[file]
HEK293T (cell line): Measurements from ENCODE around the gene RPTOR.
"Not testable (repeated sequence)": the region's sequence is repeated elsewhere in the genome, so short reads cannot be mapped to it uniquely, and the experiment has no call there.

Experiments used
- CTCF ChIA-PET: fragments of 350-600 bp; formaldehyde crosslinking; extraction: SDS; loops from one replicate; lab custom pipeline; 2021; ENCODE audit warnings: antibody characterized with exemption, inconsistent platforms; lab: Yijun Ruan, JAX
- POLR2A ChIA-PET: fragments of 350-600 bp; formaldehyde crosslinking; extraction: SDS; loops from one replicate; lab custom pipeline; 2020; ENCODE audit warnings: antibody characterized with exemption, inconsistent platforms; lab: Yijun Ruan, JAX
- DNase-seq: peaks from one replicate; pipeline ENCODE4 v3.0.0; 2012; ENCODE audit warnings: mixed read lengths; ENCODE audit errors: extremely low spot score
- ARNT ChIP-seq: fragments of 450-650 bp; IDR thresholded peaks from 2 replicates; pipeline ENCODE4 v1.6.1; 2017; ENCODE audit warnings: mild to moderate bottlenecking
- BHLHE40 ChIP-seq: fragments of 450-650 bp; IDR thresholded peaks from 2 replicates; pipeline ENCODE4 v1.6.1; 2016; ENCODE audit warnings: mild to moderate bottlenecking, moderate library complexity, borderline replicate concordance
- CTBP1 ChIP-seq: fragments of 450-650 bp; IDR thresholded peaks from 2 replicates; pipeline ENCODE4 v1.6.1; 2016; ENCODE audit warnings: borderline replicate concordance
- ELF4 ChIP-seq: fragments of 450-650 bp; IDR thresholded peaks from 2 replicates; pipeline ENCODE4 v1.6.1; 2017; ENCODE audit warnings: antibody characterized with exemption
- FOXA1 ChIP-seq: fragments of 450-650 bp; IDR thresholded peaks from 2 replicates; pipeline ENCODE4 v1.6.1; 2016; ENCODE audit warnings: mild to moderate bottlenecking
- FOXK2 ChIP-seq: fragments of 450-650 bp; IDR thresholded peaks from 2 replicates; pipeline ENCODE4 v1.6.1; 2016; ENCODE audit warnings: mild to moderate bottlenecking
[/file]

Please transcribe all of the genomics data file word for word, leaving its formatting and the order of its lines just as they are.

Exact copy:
HEK293T (cell line): Measurements from ENCODE around the gene RPTOR.
"Not testable (repeated sequence)": the region's sequence is repeated elsewhere in the genome, so short reads cannot be mapped to it uniquely, and the experiment has no call there.

Experiments used
- CTCF ChIA-PET: fragments of 350-600 bp; formaldehyde crosslinking; extraction: SDS; loops from one replicate; lab custom pipeline; 2021; ENCODE audit warnings: antibody characterized with exemption, inconsistent platforms; lab: Yijun Ruan, JAX
- POLR2A ChIA-PET: fragments of 350-600 bp; formaldehyde crosslinking; extraction: SDS; loops from one replicate; lab custom pipeline; 2020; ENCODE audit warnings: antibody characterized with exemption, inconsistent platforms; lab: Yijun Ruan, JAX
- DNase-seq: peaks from one replicate; pipeline ENCODE4 v3.0.0; 2012; ENCODE audit warnings: mixed read lengths; ENCODE audit errors: extremely low spot score
- ARNT ChIP-seq: fragments of 450-650 bp; IDR thresholded peaks from 2 replicates; pipeline ENCODE4 v1.6.1; 2017; ENCODE audit warnings: mild to moderate bottlenecking
- BHLHE40 ChIP-seq: fragments of 450-650 bp; IDR thresholded peaks from 2 replicates; pipeline ENCODE4 v1.6.1; 2016; ENCODE audit warnings: mild to moderate bottlenecking, moderate library complexity, borderline replicate concordance
- CTBP1 ChIP-seq: fragments of 450-650 bp; IDR thresholded peaks from 2 replicates; pipeline ENCODE4 v1.6.1; 2016; ENCODE audit warnings: borderline replicate concordance
- ELF4 ChIP-seq: fragments of 450-650 bp; IDR thresholded peaks from 2 replicates; pipeline ENCODE4 v1.6.1; 2017; ENCODE audit warnings: antibody characterized with exemption
- FOXA1 ChIP-seq: fragments of 450-650 bp; IDR thresholded peaks from 2 replicates; pipeline ENCODE4 v1.6.1; 2016; ENCODE audit warnings: mild to moderate bottlenecking
- FOXK2 ChIP-seq: fragments of 450-650 bp; IDR thresholded peaks from 2 replicates; pipeline ENCODE4 v1.6.1; 2016; ENCODE audit warnings: mild to moderate bottlenecking